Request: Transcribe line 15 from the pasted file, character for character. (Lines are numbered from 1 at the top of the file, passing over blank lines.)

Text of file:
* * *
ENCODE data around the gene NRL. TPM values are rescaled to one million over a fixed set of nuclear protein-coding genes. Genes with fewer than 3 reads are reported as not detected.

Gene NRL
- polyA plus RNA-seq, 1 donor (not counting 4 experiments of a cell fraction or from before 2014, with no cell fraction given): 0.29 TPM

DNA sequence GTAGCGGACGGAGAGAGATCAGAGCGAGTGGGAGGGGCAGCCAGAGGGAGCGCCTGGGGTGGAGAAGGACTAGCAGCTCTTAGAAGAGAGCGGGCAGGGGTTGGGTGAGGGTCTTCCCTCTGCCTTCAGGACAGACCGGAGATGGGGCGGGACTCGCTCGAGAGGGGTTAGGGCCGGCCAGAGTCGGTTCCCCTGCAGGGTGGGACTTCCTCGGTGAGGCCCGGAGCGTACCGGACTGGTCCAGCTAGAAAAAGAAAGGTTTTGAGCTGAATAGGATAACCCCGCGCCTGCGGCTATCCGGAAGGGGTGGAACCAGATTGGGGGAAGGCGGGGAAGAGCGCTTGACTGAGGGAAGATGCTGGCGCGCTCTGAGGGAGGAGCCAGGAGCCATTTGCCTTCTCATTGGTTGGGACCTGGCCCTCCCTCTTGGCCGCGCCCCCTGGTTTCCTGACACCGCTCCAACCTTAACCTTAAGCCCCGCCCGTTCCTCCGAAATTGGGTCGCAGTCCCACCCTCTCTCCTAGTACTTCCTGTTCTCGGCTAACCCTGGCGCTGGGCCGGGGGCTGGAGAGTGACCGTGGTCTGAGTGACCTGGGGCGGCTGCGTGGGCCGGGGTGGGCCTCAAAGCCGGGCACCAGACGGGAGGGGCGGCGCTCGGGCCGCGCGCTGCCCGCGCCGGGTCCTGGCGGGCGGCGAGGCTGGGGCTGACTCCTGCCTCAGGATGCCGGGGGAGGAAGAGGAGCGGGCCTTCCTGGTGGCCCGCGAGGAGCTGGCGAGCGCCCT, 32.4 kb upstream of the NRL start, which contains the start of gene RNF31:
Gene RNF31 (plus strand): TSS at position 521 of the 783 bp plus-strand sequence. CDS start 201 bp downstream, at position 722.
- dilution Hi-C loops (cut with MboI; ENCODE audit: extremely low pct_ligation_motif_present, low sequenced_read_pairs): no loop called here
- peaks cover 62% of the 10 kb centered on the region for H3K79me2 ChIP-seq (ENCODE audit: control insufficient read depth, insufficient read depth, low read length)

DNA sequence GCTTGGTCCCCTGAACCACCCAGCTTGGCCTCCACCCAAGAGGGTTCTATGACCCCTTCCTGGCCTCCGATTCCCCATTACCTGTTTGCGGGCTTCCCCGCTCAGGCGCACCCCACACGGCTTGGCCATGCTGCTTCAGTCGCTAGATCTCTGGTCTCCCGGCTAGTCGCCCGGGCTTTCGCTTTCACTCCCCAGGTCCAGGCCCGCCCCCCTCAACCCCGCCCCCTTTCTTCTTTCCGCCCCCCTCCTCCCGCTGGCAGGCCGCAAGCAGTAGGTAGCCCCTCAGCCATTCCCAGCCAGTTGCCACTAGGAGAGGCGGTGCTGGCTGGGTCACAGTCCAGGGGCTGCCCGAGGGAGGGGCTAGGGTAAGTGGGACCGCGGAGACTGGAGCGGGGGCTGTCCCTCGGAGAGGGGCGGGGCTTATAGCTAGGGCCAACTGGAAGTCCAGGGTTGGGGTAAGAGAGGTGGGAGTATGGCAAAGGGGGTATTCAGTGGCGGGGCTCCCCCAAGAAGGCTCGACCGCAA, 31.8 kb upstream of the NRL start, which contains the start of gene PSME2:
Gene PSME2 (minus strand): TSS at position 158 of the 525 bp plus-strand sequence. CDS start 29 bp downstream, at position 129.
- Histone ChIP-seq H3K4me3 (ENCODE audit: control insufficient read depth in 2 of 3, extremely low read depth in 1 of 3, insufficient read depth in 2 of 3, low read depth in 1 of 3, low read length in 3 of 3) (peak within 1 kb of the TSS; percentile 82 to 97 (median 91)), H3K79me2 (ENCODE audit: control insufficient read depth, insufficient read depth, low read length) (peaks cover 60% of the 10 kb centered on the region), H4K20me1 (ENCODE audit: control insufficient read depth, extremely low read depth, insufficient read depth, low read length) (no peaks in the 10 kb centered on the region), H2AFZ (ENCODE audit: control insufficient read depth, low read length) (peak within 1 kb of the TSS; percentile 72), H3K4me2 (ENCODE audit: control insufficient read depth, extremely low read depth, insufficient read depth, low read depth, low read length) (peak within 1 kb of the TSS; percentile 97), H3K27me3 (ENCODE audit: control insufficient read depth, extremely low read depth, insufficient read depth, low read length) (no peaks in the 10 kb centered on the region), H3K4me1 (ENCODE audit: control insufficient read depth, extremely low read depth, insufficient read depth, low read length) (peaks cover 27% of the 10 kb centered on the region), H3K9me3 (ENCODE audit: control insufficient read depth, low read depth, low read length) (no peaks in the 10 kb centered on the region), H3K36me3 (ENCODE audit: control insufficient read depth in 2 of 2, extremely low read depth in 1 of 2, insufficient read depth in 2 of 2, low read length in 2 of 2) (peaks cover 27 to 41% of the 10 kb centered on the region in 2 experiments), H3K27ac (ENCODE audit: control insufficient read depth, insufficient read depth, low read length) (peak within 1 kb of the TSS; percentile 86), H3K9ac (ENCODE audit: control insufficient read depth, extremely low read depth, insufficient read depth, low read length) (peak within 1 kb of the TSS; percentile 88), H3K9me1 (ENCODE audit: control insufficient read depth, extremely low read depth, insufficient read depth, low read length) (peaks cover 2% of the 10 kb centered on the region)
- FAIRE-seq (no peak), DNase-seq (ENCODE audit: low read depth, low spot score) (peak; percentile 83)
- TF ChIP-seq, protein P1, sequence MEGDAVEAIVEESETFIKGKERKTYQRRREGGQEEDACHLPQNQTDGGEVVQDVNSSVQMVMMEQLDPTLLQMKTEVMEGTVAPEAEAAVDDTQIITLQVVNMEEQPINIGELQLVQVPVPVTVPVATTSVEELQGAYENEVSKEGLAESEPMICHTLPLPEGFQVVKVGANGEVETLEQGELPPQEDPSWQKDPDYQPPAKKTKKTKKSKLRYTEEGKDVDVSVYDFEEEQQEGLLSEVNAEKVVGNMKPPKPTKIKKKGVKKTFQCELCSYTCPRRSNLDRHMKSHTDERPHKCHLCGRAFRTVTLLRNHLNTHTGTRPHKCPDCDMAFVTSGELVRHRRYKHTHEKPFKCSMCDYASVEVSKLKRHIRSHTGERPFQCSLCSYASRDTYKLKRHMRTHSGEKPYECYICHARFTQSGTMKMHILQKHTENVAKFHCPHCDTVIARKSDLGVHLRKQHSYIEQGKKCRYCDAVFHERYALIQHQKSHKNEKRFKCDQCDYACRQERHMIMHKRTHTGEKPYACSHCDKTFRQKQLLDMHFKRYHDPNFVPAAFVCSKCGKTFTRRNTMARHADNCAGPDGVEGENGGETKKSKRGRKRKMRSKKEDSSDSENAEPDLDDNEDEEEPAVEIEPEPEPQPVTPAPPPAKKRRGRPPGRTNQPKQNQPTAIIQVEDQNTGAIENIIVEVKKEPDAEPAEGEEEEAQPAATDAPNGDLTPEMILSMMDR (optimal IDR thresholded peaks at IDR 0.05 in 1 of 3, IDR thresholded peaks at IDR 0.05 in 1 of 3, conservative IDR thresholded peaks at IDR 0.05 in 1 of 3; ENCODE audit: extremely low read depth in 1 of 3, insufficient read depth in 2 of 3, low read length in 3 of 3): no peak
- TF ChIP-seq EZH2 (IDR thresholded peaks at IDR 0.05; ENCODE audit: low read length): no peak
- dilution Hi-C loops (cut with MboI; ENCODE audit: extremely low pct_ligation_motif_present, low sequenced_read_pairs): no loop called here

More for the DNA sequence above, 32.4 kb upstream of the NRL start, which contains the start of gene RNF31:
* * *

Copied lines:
More for the DNA sequence above, 32.4 kb upstream of the NRL start, which contains the start of gene RNF31: